Friday, June 01, 2012

Baseball names and the need for Real ID

Giancarlo Stanton - Miami - 2012 Orange Alternate

    Miami Marlins, Stanton jersey for 2012...             photo: baseballbacks / flickr

Over the past few years, it's been more difficult to get a government issued driver's license without having many different forms of identification in order to prove you are who you say you are. For most people, this is an annoyance and they can't understand why it's being done.

Over the past couple years in baseball, there has been players, many from countries outside of the U.S., that come here to play baseball and used assumed names. When I say assumed, I as actually stretching to say, fake names. For whatever reason, several ballplayers, one of which was on the Miami Marlins, have had different names that they used for one reason or another.

One Marlins player who has had name trouble was formally going by the name of Leo Nunez. When it was uncovered that this pitcher was playing under a fake name, he was using in September of last year. His real name is Juan Oviedo.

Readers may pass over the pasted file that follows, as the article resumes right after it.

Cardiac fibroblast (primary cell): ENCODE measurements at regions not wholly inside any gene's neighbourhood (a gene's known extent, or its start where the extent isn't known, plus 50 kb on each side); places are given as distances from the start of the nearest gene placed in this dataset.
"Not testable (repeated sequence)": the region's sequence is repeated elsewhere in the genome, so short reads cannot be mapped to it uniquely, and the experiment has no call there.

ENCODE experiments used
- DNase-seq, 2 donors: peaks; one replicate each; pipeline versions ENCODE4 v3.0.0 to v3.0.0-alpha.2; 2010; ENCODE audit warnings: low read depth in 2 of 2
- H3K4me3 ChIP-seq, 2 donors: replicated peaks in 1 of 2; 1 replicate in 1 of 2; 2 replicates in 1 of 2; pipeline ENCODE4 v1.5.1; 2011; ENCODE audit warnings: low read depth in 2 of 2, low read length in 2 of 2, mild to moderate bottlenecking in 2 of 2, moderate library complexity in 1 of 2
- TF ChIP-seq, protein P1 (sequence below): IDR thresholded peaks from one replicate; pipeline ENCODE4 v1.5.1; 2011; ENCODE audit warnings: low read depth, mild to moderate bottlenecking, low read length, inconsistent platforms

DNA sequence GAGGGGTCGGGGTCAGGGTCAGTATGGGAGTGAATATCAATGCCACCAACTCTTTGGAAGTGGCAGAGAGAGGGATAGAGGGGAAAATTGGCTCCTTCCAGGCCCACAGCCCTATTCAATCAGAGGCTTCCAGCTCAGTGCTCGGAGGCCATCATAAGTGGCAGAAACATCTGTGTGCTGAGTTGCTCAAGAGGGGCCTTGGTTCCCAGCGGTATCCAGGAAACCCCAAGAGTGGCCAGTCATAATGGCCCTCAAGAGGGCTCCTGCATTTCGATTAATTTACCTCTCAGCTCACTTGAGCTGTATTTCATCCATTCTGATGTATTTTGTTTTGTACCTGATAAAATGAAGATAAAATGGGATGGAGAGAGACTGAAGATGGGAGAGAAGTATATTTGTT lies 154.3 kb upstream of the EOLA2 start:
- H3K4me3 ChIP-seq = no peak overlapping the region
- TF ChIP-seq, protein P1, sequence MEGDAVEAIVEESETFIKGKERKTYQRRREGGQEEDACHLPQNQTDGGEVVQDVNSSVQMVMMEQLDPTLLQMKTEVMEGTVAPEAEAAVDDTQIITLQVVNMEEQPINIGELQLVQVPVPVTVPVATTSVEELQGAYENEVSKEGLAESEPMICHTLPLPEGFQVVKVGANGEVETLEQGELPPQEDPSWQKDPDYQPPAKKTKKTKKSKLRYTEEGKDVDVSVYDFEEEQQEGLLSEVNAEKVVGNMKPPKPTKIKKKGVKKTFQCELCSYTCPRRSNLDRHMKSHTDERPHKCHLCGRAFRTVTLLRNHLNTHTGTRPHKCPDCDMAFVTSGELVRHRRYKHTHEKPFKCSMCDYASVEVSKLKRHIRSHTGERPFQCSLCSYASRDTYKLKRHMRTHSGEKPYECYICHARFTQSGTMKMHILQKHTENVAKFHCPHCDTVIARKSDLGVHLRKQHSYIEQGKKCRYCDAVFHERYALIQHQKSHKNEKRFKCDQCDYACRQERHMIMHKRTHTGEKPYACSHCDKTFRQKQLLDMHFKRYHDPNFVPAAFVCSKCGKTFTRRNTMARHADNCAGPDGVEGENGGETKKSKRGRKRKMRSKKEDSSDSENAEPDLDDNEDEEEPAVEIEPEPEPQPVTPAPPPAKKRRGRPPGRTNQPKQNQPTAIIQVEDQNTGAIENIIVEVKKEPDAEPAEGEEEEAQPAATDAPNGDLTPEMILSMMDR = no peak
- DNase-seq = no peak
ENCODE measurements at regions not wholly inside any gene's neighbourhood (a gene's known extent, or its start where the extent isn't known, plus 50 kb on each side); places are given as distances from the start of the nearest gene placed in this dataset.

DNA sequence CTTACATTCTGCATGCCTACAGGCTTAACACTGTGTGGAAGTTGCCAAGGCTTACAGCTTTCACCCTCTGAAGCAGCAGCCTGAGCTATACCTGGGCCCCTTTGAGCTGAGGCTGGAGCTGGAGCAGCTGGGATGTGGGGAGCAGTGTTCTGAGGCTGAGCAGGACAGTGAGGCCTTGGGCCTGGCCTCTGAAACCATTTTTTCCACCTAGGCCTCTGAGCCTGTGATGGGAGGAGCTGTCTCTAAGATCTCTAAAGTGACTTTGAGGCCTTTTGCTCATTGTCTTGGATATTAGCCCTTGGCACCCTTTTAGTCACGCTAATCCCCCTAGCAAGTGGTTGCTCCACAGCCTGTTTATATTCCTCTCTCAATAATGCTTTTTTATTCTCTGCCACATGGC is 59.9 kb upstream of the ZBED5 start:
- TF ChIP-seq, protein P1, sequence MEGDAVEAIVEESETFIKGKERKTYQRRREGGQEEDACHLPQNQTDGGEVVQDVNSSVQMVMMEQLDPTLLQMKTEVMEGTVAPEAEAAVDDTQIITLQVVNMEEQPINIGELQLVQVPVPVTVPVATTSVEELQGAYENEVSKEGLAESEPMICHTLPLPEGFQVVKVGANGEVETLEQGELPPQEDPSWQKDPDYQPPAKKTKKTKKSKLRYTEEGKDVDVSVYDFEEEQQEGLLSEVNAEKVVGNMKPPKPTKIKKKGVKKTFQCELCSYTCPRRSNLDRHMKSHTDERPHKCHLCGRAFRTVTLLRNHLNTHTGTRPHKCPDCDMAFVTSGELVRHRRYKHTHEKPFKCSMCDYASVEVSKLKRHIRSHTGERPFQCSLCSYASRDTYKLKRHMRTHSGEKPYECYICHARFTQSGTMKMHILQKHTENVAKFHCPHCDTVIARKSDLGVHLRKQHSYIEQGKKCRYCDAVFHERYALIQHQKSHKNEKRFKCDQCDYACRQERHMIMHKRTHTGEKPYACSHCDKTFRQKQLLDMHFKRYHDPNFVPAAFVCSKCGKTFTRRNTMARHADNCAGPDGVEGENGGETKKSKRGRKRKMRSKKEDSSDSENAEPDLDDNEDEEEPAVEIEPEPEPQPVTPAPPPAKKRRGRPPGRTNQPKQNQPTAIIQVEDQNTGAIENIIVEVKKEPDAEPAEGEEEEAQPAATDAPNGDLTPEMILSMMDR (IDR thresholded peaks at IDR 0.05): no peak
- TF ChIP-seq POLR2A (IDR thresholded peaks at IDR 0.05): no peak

Oviedo hasn't completely got that situation worked out yet from the Dominican Republic, where he is from, but that hasn't stopped the Marlins from offering him a $6M contract for a season of baseball next year if he can get all of this name game business behind him.

Even the Miami Marlins slugger Mike Stanton is not called Mike Stanton anymore. This wasn't a situation of using a false name, but it was Stanton's decision to use a different combination of his real birth name which is Giancarlo Cruz Michael Stanton. How did he get this many names? I am not too sure, but from now on he'll be Giancarlo Stanton, unless of course next year he wants to change that to some other combination of his names.

Anyway, the Marlins are in town tonight, and even their name has changed from last year. Yes, it's the Miami Marlins now.


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